The Lakers hate Boston. The Celtics add to his pain


Cynthia Amerio knows better. she swears

Hate is not a positive emotion: empty calories for the soul. But you have to know that you shouldn’t be obnoxious and know that the Boston Celtics are playing for their 18th NBA championship.


“I don’t like the uniform. I don’t like having anything to do with them,” said Amerio, a 55-year-old man from Sierra Madre. “…If Boston was the last team in the NBA, I would choose cricket.”

It’s been a torturous few months for Lakers fans like Amerio, the team’s bitter rivals who are creating a Finals run built around a likeable core of players. If they wore different colors and just played in a different zip code, Amerio would be rooting for them, especially against a Bay Area team like the Golden State Warriors.

But instead, they are condemned to the coldest corners of his heart.

“I don’t like Golden State that much, but Boston can’t get No. 18. They can’t,” Amerio said. “It took us years to get to No. 17 and I can’t see this two years later, them getting 18 and us sitting on the sidelines.”

It’s a strange time for the Lakers-Celtics rivalry. Boston star Jayson Tatum is a disciple of Kobe Bryant who even wore a Bryant bracelet for Game 7 in the Eastern Conference finals. Rajon Rondo won titles in both cities. And Lakers owner Jeanie Buss and Boston owner Wyc Grousbeck are partners in a tequila brand.

Fortunately for fans of Amerio and the Lakers, the happier times for the rivalry on the championship court are well documented, happier times that HBO’s “Winning Time” has enjoyed recreating based on two iconic words in the history of the game. equipment.

“To hell with Boston.”

The show used the phrase at crucial moments, making it a key motivational point for the Lakers. (The show also included a memorable scene with Jerry West driving through Boston, wishing Paul Revere had fallen asleep.)

Max Borenstein, the Valley-born showrunner for “Winning Time,” said the phrase became a rallying cry for the first season. It was originally written sparingly on a couple of scripts, but one of the show directors, Payman Benz, saw its potential.

“It took us years to get to No. 17 and I can’t see this two years later, them getting 18 and us sitting on the sidelines.”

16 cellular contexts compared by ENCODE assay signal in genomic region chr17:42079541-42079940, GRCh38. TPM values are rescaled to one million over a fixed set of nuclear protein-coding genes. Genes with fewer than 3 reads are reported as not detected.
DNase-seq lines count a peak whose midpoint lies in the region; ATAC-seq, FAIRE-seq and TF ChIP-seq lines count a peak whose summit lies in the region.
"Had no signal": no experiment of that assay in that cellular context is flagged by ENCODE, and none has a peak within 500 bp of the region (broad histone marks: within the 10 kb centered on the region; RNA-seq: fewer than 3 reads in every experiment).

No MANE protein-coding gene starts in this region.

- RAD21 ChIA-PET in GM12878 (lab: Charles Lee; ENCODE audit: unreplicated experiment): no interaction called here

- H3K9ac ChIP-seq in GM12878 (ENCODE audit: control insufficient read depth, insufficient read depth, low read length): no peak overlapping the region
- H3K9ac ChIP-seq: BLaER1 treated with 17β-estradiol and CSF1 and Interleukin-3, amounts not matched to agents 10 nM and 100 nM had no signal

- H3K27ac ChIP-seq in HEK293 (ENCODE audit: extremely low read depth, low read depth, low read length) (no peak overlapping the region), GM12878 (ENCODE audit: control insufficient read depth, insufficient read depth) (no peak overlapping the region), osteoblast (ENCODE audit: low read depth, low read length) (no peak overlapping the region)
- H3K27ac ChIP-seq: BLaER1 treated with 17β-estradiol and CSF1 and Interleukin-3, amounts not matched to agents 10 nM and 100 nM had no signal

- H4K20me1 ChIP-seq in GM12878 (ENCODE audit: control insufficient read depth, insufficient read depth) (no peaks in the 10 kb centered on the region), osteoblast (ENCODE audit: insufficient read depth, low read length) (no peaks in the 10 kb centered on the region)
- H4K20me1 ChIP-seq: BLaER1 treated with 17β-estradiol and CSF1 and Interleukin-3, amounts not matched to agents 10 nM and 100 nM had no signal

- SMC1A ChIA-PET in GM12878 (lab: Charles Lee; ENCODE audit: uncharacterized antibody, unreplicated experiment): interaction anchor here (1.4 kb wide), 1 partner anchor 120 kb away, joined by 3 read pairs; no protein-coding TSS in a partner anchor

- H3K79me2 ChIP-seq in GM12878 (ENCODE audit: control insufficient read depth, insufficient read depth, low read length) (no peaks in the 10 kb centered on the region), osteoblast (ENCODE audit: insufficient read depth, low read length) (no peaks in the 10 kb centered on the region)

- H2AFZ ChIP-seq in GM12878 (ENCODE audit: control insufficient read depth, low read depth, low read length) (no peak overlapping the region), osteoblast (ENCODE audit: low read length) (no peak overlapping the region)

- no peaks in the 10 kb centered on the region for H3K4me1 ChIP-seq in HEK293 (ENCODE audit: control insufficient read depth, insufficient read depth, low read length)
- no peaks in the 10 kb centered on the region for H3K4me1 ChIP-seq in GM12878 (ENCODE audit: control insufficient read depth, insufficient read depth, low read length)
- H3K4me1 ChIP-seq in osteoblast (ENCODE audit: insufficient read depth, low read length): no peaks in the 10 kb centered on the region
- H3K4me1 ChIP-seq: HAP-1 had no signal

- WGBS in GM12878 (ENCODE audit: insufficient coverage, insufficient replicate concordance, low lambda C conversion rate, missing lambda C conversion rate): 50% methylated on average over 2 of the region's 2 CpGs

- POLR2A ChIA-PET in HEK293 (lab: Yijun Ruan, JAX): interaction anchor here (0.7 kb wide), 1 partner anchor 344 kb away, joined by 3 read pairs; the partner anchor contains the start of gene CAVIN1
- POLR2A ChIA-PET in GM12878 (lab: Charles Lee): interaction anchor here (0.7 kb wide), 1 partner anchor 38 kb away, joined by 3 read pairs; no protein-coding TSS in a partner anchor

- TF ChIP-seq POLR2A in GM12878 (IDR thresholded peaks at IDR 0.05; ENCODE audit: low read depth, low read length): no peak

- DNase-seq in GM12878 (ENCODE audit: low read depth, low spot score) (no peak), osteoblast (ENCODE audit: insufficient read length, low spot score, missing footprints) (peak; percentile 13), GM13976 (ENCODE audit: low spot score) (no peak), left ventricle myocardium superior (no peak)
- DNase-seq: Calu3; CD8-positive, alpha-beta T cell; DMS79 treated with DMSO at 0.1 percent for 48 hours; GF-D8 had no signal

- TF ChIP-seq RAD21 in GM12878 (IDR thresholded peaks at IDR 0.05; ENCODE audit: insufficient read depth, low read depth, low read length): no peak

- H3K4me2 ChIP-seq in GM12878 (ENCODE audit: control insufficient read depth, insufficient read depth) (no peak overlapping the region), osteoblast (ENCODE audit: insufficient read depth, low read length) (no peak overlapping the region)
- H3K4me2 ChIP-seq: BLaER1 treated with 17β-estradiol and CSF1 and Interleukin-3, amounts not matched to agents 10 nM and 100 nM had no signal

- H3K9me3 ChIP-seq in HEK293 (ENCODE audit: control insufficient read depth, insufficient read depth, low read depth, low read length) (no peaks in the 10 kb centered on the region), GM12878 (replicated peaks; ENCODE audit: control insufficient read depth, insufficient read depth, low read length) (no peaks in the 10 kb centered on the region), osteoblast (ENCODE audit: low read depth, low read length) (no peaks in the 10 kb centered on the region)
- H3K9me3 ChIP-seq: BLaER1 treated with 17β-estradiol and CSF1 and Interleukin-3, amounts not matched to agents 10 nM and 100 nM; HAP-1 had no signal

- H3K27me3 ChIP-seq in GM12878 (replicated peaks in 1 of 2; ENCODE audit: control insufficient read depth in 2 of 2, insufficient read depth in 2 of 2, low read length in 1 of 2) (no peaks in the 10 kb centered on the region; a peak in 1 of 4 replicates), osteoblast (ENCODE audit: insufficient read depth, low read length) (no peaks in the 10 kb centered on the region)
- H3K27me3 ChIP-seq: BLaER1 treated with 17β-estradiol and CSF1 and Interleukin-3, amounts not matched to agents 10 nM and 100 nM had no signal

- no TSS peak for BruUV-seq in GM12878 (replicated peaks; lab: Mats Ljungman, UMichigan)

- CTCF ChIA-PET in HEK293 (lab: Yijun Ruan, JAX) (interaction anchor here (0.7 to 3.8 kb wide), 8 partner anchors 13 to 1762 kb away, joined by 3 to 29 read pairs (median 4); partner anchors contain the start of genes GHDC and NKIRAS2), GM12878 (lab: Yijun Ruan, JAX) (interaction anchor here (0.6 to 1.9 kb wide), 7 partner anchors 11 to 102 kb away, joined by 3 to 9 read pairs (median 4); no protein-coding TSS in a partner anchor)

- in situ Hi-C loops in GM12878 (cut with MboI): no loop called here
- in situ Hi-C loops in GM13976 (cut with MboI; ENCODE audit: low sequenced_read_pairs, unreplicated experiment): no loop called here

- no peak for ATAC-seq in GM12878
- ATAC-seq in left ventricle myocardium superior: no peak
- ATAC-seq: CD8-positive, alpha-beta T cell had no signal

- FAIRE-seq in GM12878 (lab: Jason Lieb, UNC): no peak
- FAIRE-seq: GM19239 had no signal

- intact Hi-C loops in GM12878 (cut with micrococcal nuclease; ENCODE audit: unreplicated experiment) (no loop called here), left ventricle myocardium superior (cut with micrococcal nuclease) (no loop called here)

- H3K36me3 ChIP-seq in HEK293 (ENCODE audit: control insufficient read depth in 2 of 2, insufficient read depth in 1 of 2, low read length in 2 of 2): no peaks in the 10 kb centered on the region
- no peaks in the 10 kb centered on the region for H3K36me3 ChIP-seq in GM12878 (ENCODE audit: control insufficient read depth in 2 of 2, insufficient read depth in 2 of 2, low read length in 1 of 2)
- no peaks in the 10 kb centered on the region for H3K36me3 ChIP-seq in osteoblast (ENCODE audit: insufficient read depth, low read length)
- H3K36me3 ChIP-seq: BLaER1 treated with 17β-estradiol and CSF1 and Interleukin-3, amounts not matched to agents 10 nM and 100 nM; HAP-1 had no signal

— Cynthia Amerio, Lakers fan

“It hadn’t occurred to me, and I don’t know why, but it hadn’t occurred to me that it was a memorable moment. And Payman… he really loved it.

“He got the actors into more than what was in the script, and that was really cool. He knew. He was like, we should put more “F—Boston.” And I was like, ‘Hell yeah!’ ”

You didn’t need to convince Borenstein. He still bears the bruises from the Celtics beating the Lakers in 2008. The 2010 win helped (sweet redemption, Borenstein said) but it wasn’t enough to keep him from holding off on “Winning Time.”

Kobe Bryant celebrates the Lakers’ Game 7 win over the Boston Celtics in the 2010 NBA Finals at Staples Center.

(Robert Gauthier/Los Angeles Times)

Michael Chiklis, the actor cast to play Red Auerbach, provided the necessary balance: a die-hard Boston sports fan from Lowell, Massachusetts, who staffed the Red Sox fan bar with a broken heart the night Bill Buckner saw a baseball break up his grounds.

Now he is laughing. He talked about the current state of the two teams: one in the Finals, another facing so many questions.

“But you know what I would love more: if the Lakers were good right now. … It’s just not that fun,” Chiklis said. “It’s so much more fun when they’re both cool and at war with each other.

“There is a hole, a gap, with the Lakers struggling. As much as I can’t stand them, I’d rather watch them on the hunt and watch us fight them. … It’s fun to grind it in the faces of my Laker fan friends who suck. But at the same time, I would prefer them to be better.”

If that sounds like the high road, it’s very temporary.

“It’s so much more fun when they’re both cool and at war with each other. There is a hole, a gap, with the Lakers struggling.”

— Actor and Celtics fan Michael Chiklis

“Yeah, I hate the Lakers. I mean, yeah,” Chiklis said. “I went to Boston University from 1981 to 1985. I screamed until I lost my voice on that team. And yes, I called James Worthy “Worthless.” We yell at all these guys.”

Marcus Smart, who watched “Winning Time” and laughed at Boston’s smears, said the team feels that energy every time it leaves Boston Garden.

“Wherever we go, people are always talking,” Smart said. “It’s really not towards you. It’s just the name of Boston. We are a storied franchise and a franchise like the Boston Celtics, that comes with it. When you’re doing something bigger, you’re part of a bigger culture. Happens. You take it and run with it.”

Whatever happens Thursday in Game 6, it’s going to ruin someone’s night.

It could be like it was in the early ’80s when Amerio sat outside a San Diego bar, sobbing on the sidewalk. Or when Borenstein thinks of Paul Pierce, Kevin Garnett and Ray Allen. Or when Chiklis yelled at James Worthless and Tragic Johnson.

Hopefully it’s only temporary.

maybe not

“I hated [Kevin] McHale. And I am a lady,” Amerio said. “But if I saw him on the street today, I would punch him in the nose.

“…Now that I have my three children, they don’t like Boston. And that’s all thanks to me, I hope.”